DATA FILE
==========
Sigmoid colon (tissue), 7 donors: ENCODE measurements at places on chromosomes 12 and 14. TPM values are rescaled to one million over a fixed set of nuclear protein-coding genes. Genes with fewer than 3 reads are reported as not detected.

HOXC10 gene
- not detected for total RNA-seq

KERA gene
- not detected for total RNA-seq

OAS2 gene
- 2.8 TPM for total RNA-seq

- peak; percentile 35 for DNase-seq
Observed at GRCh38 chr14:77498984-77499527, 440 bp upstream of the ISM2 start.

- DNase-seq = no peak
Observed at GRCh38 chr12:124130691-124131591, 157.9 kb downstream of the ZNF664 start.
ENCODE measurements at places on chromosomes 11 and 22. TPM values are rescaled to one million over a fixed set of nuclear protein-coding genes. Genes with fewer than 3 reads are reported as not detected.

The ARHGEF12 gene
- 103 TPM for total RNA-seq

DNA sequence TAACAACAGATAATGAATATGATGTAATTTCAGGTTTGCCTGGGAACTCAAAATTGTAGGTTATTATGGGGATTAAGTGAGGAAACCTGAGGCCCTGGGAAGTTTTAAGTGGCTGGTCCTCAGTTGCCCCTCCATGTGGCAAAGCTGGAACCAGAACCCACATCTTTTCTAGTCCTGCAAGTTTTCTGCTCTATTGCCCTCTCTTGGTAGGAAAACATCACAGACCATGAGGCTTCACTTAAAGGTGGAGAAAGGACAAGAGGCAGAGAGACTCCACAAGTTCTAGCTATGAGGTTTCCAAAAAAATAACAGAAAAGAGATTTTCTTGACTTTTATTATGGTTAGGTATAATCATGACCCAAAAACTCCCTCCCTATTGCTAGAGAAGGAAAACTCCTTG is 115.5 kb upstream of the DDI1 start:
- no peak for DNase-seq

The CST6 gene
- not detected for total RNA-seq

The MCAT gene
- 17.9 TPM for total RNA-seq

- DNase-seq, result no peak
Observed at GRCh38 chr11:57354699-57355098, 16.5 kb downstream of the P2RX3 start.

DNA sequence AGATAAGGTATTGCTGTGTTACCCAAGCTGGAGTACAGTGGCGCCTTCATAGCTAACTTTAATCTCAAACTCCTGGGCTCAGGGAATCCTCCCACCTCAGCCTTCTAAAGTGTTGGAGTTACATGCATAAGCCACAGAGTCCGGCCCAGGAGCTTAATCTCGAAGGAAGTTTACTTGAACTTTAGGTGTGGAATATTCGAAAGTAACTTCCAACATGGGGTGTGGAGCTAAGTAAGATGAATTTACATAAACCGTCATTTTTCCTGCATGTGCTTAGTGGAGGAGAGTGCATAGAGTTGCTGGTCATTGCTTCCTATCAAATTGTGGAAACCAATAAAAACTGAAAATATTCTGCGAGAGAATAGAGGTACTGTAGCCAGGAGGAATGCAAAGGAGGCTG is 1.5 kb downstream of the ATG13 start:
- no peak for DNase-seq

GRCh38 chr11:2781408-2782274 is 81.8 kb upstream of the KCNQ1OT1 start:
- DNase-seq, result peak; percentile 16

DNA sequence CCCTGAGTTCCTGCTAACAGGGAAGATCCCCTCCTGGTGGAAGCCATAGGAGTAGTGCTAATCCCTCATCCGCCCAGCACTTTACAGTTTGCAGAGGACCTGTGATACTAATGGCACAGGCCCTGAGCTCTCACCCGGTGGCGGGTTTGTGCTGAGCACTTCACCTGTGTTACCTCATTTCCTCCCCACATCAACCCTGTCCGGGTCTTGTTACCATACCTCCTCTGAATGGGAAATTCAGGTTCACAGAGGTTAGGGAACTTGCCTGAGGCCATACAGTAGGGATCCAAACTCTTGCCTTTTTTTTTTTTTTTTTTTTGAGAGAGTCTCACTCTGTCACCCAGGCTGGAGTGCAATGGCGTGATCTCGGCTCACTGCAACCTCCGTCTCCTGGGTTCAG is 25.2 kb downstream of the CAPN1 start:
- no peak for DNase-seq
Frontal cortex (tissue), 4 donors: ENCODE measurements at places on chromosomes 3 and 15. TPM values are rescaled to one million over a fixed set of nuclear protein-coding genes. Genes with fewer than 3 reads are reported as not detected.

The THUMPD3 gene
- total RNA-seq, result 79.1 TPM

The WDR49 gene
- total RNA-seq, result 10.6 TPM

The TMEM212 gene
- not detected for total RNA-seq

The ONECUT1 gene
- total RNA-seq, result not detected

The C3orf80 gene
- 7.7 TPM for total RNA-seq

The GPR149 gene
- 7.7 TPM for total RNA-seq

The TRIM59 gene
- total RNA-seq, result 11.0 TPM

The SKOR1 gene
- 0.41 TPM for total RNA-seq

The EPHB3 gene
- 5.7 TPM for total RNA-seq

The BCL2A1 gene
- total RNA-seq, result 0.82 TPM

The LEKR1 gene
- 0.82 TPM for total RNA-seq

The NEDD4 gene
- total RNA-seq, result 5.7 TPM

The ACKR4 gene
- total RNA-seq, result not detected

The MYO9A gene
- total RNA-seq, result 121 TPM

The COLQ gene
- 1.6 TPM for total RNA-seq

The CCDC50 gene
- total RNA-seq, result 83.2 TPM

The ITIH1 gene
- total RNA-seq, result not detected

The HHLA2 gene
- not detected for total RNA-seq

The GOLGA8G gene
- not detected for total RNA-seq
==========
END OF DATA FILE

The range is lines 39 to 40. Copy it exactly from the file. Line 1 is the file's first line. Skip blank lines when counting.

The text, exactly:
- 7.7 TPM for total RNA-seq

The GPR149 gene